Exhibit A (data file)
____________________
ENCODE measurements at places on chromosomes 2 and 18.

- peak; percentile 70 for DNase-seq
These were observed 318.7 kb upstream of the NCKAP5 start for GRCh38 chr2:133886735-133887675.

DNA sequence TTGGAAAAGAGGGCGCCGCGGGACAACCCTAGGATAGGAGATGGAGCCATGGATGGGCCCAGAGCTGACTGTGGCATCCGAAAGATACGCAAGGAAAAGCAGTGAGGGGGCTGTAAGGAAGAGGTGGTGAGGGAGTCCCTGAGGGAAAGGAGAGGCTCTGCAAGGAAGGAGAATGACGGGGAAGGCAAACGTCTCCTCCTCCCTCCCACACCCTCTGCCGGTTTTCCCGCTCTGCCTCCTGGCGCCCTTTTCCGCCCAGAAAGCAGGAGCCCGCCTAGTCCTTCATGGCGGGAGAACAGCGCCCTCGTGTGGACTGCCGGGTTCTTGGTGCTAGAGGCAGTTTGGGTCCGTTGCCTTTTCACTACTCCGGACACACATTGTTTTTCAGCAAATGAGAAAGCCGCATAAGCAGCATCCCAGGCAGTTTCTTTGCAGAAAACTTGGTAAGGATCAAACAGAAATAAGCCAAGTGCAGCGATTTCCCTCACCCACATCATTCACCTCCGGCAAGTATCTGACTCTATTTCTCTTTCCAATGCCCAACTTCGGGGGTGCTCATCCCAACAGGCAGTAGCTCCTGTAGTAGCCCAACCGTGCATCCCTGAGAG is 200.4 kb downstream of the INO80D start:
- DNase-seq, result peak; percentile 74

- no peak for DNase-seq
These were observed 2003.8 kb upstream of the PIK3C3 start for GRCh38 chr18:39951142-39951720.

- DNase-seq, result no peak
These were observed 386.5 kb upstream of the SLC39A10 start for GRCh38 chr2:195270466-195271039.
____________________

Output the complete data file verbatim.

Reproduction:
ENCODE measurements at places on chromosomes 2 and 18.

- peak; percentile 70 for DNase-seq
These were observed 318.7 kb upstream of the NCKAP5 start for GRCh38 chr2:133886735-133887675.

DNA sequence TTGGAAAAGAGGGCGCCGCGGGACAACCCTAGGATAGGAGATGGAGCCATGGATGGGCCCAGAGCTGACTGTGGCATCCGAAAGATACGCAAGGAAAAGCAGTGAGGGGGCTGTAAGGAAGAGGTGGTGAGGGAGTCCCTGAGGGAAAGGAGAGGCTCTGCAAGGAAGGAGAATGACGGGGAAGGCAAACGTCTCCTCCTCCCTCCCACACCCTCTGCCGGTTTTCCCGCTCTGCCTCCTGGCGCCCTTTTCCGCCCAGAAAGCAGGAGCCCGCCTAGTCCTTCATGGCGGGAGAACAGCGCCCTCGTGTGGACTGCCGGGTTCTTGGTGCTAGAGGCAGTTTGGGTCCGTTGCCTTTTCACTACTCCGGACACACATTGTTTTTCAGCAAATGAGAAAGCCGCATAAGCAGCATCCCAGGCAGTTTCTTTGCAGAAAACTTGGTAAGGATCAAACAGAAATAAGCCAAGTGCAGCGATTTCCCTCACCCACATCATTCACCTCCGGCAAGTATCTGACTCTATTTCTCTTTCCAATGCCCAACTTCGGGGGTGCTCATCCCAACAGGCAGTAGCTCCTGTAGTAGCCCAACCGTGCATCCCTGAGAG is 200.4 kb downstream of the INO80D start:
- DNase-seq, result peak; percentile 74

- no peak for DNase-seq
These were observed 2003.8 kb upstream of the PIK3C3 start for GRCh38 chr18:39951142-39951720.

- DNase-seq, result no peak
These were observed 386.5 kb upstream of the SLC39A10 start for GRCh38 chr2:195270466-195271039.